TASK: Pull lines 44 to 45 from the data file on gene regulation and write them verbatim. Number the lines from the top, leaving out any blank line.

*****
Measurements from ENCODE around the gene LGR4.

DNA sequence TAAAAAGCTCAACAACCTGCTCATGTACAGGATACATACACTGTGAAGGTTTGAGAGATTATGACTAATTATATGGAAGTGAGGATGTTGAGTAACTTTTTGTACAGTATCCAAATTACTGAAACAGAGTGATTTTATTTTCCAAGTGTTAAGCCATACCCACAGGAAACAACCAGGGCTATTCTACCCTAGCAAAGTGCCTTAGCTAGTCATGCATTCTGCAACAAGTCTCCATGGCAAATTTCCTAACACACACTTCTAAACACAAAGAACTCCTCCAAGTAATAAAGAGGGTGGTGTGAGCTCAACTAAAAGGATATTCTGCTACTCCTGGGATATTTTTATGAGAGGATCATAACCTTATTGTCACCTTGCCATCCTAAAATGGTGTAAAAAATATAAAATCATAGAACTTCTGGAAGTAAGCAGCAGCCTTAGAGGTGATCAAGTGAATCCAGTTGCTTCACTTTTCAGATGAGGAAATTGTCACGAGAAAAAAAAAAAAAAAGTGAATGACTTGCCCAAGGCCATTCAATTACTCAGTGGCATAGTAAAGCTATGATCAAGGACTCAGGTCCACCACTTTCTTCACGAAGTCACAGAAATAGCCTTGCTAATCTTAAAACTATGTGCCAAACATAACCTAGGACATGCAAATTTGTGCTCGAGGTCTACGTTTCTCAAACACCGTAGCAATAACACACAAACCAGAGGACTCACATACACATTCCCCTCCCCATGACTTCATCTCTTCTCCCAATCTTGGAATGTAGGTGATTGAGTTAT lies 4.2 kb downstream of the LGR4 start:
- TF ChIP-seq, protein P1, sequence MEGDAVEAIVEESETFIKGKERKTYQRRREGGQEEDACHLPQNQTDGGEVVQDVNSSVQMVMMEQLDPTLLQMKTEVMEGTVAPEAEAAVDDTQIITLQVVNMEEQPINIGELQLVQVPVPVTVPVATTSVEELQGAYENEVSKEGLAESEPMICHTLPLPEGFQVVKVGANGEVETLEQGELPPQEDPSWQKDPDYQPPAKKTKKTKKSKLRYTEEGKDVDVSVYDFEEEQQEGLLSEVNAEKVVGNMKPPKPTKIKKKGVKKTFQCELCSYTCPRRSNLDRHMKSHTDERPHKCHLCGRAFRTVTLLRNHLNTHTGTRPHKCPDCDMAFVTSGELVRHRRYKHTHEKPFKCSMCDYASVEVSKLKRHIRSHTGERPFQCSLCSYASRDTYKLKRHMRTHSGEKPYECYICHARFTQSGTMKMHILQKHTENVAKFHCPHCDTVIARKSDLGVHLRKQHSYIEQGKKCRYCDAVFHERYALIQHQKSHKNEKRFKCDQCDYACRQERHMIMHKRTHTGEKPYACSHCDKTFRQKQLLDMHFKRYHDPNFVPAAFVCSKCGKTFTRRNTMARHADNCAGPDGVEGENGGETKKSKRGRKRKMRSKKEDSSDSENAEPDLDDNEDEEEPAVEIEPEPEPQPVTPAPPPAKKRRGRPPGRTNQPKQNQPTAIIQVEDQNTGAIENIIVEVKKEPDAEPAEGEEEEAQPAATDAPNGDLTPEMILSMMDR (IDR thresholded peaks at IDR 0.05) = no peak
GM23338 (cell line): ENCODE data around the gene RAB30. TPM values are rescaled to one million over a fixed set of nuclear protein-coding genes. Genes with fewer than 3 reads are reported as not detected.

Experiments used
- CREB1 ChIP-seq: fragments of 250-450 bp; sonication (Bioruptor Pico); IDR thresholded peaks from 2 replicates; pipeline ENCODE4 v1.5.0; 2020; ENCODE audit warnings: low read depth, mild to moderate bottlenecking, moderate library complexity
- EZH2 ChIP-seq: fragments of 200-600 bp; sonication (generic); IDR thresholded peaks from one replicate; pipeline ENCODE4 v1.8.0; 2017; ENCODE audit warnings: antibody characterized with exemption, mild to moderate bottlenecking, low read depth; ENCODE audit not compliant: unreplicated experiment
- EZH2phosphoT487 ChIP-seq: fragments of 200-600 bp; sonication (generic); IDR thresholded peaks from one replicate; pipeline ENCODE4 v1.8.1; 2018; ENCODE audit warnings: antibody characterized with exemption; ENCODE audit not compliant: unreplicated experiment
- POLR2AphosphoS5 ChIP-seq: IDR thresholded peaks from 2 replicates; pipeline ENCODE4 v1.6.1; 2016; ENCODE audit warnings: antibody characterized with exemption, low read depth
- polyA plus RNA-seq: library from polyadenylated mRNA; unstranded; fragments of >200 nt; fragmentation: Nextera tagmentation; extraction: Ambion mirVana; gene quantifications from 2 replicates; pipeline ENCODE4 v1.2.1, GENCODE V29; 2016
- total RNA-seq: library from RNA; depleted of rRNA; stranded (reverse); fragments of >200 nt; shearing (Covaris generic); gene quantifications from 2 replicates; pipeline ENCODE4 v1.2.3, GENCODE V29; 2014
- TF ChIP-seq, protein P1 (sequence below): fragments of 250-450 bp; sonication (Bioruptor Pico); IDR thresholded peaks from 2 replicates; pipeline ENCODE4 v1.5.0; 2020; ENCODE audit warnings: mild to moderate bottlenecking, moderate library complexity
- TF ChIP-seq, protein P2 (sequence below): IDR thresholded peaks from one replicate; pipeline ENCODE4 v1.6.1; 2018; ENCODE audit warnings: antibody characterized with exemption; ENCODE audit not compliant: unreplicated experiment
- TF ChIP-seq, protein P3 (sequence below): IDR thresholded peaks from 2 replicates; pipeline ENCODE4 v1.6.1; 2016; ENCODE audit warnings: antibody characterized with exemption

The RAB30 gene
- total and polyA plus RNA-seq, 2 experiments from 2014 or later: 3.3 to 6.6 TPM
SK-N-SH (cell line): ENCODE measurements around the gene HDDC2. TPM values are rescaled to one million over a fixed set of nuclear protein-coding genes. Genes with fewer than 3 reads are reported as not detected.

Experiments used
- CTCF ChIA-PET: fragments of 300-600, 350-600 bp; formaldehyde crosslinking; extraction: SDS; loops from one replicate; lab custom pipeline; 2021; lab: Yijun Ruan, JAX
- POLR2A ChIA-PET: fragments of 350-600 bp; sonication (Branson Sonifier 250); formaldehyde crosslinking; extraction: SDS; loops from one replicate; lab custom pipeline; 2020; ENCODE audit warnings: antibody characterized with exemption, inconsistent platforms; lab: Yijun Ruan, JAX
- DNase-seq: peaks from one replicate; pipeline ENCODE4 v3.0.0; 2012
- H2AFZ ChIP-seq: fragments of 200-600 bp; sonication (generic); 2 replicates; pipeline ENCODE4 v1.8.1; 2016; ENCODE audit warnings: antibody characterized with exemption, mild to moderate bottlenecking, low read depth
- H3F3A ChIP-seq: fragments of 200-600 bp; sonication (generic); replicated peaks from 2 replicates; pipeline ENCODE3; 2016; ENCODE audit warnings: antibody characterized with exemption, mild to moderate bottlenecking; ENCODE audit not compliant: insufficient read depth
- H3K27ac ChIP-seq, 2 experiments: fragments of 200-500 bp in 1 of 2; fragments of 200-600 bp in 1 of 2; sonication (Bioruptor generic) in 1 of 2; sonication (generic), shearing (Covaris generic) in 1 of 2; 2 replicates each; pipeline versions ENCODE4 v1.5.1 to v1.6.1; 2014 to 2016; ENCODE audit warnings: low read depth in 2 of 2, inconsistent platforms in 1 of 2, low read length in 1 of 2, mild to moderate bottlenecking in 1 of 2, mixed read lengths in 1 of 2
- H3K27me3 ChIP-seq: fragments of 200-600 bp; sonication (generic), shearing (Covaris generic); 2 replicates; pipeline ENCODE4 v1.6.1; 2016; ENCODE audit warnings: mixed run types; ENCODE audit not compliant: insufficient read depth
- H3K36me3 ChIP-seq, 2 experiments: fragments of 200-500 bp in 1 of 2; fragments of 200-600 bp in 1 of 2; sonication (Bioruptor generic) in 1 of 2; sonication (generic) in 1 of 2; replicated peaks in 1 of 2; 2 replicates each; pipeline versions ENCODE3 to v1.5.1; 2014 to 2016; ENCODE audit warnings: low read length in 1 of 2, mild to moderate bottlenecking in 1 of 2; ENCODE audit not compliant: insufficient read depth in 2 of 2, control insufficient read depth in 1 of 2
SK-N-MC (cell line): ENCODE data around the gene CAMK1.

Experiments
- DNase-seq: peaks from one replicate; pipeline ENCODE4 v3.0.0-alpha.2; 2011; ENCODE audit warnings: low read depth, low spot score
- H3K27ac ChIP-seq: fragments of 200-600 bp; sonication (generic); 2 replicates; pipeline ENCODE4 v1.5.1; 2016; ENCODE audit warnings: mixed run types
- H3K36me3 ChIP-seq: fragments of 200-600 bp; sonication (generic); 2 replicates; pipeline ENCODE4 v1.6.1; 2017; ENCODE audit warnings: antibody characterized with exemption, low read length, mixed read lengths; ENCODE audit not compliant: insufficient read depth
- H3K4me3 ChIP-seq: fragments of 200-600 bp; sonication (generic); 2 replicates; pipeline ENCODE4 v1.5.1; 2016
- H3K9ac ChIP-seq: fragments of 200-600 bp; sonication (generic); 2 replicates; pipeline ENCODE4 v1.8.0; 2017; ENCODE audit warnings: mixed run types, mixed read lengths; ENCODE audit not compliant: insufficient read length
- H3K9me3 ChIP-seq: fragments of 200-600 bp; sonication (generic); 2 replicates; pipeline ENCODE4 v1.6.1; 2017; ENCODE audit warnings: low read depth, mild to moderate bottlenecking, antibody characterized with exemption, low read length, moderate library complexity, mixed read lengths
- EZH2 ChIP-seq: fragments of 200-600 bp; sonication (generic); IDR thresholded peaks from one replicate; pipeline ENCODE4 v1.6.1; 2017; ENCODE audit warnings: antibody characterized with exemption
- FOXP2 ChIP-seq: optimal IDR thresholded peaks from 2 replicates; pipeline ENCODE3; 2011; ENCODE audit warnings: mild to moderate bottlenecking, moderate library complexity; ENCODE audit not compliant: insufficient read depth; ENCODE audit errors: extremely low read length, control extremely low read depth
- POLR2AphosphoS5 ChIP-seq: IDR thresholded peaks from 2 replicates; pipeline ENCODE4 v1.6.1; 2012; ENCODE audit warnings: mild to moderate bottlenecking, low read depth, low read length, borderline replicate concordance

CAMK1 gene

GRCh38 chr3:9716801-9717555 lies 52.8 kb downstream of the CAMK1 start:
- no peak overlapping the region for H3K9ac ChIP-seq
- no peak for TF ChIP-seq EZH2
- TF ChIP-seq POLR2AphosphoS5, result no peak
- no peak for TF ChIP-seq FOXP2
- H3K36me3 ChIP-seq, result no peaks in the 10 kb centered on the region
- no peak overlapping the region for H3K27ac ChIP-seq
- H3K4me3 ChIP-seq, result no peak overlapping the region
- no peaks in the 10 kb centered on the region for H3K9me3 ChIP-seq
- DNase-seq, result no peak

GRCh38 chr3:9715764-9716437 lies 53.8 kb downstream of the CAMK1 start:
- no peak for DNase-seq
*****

- H3K36me3 ChIP-seq, result no peaks in the 10 kb centered on the region
- no peak overlapping the region for H3K27ac ChIP-seq